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Bears Receive Offseason ‘B’ Grade After Being Active In Free Agency and Aggressive In The NFL Draft

Analysis and Commentary
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The Chicago Bears didn’t come away with any of the big-name, high-priced players they pursued in free agency. Nor did the team supplement its roster with any of the elite defensive prospects in the 2017 NFL Draft. Instead, GM Ryan Pace loaded up on short-term fixes to plug positions of need, including at quarterback where the team signed a player who hasn’t started a game since 2014.

And yet, Sports Illustrated is giving the Bears a ‘B’ for their offseason efforts.

Jonathan Jones’ offseason report card is awfully kind to the Bears, especially when considering the skepticism surrounding the numerous widely panned aspects of the team’s offseason. Jones’ grade seems to stem from the Bears’ aggressiveness in attacking their need at quarterback. The Bears were active in free agency and bold throughout the weekend of the draft, and only time will tell if their efforts will bear fruit. And for what it’s worth, at least one pundit seems to applaud their efforts at fixing the most important position on the field.

To his credit, Jones sees beyond the surface of the three-year, $45 million “commitment” the Bears made to quarterback Mike Glennon and notes “it became clear that he was the starting quarterback of the moment and not of the future” when the details of the deal poured out. As a reminder, Glennon’s contract could simply be just a one-year pact worth $18.5 million – essentially, it’s a prove-it deal that benefits a team looking for a bridge quarterback with experience and a player with eyes on re-establishing his market value. And for as apparent as the Bears’ commitment to Glennon was going to be short, the deal to move up in the draft and select Mitch Trubisky made it evident that the North Carolina product was the team’s ideal long-term solution at the position.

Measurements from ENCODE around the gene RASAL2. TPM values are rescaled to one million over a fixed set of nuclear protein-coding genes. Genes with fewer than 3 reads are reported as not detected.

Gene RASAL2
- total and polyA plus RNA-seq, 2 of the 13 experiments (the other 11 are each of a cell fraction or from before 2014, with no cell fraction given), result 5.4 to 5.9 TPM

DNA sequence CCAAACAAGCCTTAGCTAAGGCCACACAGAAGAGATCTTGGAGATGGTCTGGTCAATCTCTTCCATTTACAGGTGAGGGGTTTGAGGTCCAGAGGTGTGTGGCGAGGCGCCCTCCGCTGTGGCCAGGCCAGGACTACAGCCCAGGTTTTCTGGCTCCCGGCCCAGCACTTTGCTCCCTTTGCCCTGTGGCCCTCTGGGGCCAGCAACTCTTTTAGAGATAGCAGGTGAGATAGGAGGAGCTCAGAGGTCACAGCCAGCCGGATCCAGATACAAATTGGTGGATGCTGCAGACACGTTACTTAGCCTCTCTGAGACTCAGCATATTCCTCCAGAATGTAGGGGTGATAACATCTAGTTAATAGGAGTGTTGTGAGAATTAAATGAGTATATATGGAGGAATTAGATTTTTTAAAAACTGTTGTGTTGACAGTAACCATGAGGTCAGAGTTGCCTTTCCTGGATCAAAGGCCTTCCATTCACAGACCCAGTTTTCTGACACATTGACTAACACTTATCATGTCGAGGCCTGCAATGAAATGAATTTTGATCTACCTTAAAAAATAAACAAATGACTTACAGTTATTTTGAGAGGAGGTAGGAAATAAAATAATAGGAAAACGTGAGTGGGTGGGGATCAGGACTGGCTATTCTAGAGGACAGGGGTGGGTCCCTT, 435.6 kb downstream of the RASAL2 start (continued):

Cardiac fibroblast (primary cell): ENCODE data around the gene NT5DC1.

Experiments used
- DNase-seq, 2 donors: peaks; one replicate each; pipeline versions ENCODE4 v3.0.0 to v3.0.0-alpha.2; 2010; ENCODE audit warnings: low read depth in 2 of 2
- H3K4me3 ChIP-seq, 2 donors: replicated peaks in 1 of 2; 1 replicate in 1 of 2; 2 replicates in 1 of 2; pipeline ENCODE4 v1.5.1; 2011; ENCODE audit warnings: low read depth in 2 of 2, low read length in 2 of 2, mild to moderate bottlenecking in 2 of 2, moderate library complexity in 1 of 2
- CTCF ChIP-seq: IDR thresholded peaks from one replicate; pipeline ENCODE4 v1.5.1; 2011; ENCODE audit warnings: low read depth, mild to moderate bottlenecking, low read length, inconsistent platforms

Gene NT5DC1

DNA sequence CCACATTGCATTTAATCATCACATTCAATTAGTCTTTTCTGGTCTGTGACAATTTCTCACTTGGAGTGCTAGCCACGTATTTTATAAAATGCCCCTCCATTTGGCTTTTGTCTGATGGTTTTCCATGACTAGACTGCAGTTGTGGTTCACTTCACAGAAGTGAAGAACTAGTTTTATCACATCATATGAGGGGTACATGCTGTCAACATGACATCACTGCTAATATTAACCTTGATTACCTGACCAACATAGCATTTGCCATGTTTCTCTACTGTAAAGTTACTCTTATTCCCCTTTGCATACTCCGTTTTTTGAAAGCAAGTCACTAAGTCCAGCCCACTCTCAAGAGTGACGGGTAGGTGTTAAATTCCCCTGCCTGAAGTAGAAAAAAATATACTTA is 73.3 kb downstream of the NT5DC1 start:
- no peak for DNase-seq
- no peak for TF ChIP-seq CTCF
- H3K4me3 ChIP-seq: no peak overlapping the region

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The Bears entered 2017 with many questions, and they all couldn’t have been answered in one offseason. However, the team plugged as many holes as it could and did so by balancing the addition of high-risk, high-upside players in the draft such as tight end Adam Shaheen, safety Eddie Jackson, and running back Tarik Cohen with experienced, starting caliber players in free agency.

Each of the team’s major free agent signings has significant starting experience. Two of those players, cornerback Prince Amukamara and wide receiver Kendall Wright, come to Chicago with prospect pedigree having being first-round selections in 2011 and 2012, respectively. Further, Amukamara joins tight end Dion Sims, safety Quintin Demps, wide receivers Markus Wheaton and Victor Cruz as players with postseason experience. No, the Bears aren’t expected to make a playoff run this year. But perhaps professionalism and work ethic of players familiar with what it takes to get to the top is something that could rub off on one of the NFL’s youngest teams.

Chicago didn’t have the best offseason, but it made a clean break with Jay Cutler, a long-term investment at quarterback, added high-upside skill position players in the draft, and several starting-caliber players in free agency. All things considered, it’s becoming easier to argue that the Bears put together an offseason worthy of a passing grade.


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Luis Medina

Luis is the Lead Writer at The Ten-Yard Line, and you can find him on Twitter at @lcm1986.